Tuesday, August 19, 2008

Grant-writing advice(2): Grant proposals as an example of teaching over distance

As the author of a grant proposal, is this the process you're hoping will happen?
1. Two or more people working for the funding program separately read your proposal
2. A day or more after reading it, the group discusses a big stack of proposals. Buried in that stack is yours. One of them says to the other(s), "Which proposal are we going to talk about now?"
3. Someone replies, "Oh this is the one that (and they summarize it in only 2-3 sentences, concluding with what they like about it, compared with the others in the stack.)
4. The first person replies, "Oh yes, I remember that one now! Here's what I think."
5. Hopefully the discussion advances your proposal toward funding.

Focus on step #3. How likely is that to happen? Is what you're proposing so clear and compelling that a day later, your 'distant learner' will remember what they liked about it?

Try an experiment. Give your draft proposal to a stranger who knows nothing about it (tell them nothing except that this is a grant proposal), have them read it, give them a day, and then ask them to summarize briefly what you've asked for and what they think of the proposal. If they can't do it to your satisfaction, consider rewriting the proposal.

If you like this idea, don't do what most people do -- don't let the writing process lag so near to the deadline that there's no time to get this kind of review and then (if need be) reorganize and rewrite the text. Hint: if you have time for nothing else, focus on the title and the abstract.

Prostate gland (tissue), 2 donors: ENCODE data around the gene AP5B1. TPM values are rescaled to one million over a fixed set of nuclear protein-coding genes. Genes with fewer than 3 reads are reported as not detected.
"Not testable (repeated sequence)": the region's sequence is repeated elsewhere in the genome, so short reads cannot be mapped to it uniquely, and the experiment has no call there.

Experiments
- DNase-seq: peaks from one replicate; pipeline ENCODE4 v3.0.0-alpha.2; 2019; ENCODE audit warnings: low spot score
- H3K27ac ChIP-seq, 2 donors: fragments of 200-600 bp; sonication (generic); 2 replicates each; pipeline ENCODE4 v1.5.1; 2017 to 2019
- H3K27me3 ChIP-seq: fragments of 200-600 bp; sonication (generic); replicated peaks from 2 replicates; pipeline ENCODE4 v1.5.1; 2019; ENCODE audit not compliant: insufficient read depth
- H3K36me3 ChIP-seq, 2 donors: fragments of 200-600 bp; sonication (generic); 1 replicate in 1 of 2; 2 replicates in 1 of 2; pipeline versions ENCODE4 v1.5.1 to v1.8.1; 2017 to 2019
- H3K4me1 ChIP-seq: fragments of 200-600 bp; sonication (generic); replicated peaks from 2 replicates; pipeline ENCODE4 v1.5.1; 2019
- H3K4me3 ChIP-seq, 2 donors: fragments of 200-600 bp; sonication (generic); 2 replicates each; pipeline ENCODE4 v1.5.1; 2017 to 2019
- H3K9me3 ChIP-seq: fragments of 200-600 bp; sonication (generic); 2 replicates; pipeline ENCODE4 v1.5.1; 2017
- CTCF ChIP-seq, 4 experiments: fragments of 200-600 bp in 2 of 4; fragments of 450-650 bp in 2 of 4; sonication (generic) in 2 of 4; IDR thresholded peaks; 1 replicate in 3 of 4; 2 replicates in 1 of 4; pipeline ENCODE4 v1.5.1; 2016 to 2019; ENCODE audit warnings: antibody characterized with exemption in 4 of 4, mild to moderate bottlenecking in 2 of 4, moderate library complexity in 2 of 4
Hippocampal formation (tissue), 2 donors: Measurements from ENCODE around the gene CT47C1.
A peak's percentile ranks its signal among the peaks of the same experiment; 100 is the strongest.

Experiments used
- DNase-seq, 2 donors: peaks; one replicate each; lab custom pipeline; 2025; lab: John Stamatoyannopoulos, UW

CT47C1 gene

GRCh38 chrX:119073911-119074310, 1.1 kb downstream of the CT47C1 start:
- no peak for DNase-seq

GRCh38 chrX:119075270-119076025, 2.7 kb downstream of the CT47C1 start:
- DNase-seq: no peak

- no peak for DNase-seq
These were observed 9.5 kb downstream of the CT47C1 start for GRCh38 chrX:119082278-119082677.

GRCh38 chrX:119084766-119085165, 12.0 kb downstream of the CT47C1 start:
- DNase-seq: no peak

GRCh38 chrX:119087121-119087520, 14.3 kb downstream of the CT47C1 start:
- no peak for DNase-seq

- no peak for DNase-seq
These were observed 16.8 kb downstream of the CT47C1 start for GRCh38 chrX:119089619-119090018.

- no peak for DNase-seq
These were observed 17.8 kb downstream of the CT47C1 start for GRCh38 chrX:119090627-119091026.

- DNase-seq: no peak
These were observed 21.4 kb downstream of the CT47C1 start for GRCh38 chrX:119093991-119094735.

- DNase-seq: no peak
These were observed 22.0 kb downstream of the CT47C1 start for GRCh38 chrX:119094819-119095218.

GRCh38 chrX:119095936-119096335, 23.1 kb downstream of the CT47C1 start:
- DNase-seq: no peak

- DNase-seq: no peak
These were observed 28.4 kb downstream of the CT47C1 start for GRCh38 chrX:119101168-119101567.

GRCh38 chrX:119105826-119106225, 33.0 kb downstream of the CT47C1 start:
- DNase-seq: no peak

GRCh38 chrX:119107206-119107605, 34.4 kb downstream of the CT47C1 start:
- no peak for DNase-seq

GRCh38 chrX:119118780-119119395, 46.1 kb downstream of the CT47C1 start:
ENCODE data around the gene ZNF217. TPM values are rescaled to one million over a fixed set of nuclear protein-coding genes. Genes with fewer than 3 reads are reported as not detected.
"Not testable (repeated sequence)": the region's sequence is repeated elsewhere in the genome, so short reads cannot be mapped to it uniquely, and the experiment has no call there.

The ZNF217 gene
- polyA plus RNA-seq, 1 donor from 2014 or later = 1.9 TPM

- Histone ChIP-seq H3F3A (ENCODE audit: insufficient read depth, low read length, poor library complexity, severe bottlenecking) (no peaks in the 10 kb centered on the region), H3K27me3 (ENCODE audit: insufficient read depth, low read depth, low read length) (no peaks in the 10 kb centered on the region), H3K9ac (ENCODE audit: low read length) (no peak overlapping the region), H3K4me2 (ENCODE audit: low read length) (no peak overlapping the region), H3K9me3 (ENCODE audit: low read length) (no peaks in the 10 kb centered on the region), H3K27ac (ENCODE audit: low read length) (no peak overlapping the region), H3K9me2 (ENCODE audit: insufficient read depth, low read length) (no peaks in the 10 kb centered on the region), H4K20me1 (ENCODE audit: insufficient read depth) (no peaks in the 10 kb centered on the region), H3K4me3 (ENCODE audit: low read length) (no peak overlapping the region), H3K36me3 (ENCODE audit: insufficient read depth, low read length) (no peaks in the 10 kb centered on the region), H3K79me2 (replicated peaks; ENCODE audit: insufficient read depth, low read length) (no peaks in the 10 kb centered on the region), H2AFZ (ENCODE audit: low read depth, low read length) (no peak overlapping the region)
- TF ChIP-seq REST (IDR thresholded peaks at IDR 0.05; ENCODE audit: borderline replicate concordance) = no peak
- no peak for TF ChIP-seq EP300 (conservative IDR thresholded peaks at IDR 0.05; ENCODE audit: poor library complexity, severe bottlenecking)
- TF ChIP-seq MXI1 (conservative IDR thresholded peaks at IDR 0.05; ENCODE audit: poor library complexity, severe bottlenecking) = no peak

If you like this note and would like to see more on how to write successful grant proposals, please let me know!


If you missed Advice #1, here it is in a nutshell: Don't use the saying I invented, "So far as I know, no one has ever done this"),

1 comment:

  1. Try an experiment. Give your draft proposal to a stranger who knows nothing about it (tell them nothing except that this is a grant proposal), have them read it, give them a day, and then ask them to summarize briefly what you've asked for and what they think of the proposal.

    This is excellent advice and very similar to what we sometimes tell clients. To implement it, however, the writer should remember that he or she is telling a story, and that story should answer the who, what, where, when, why and how of whatever is to be done; we elaborate on what that entails in a post on the subject.

    Journalists know that every story they write should answer the 5Ws and the H, and grantwriters should do the same.

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